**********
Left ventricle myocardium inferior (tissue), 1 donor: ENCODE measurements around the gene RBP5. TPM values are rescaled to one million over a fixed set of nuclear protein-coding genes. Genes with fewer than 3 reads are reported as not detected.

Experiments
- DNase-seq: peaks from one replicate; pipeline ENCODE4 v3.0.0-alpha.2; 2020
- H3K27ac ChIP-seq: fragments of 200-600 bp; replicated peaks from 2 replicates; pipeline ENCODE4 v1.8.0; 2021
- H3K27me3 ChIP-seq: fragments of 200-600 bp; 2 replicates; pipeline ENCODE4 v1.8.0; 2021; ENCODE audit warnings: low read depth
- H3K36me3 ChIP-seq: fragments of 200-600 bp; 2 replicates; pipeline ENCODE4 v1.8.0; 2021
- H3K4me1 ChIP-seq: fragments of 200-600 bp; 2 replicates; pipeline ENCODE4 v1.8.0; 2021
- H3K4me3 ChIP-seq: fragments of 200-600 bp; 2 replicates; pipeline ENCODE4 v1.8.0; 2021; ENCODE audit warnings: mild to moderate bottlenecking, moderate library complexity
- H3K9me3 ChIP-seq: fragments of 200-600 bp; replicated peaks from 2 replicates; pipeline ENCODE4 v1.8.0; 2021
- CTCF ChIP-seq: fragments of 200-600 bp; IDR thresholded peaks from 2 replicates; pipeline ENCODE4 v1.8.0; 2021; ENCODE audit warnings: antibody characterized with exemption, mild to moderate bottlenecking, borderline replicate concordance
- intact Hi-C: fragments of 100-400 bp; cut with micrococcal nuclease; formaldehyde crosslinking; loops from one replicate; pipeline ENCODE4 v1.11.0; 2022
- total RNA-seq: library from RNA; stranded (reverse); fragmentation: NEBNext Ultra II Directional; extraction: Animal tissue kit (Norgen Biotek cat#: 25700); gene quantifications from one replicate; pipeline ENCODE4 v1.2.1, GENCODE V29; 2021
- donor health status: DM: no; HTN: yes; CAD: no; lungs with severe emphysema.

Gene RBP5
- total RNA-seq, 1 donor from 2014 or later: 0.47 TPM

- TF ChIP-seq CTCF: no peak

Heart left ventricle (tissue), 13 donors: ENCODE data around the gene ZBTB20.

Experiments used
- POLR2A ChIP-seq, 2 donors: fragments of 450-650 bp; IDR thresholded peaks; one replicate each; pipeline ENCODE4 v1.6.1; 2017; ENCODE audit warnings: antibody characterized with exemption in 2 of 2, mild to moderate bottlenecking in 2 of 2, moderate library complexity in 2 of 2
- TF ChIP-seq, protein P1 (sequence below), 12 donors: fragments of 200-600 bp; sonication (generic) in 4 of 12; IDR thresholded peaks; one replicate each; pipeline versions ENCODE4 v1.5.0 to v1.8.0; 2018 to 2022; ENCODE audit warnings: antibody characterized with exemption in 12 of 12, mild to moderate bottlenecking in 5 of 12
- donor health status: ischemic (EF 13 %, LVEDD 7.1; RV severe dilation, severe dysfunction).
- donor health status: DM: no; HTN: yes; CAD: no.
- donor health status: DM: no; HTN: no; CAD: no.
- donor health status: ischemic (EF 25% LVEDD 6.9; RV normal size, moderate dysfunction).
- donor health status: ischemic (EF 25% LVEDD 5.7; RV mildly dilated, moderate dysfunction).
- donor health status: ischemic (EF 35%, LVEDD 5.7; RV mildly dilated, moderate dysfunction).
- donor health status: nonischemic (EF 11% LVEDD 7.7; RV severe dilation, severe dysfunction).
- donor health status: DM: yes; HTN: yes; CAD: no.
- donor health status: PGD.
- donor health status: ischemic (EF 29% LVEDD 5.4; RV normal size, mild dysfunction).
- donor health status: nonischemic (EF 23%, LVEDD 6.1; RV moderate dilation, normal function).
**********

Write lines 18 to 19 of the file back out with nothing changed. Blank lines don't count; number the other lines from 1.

Experiments used
- POLR2A ChIP-seq, 2 donors: fragments of 450-650 bp; IDR thresholded peaks; one replicate each; pipeline ENCODE4 v1.6.1; 2017; ENCODE audit warnings: antibody characterized with exemption in 2 of 2, mild to moderate bottlenecking in 2 of 2, moderate library complexity in 2 of 2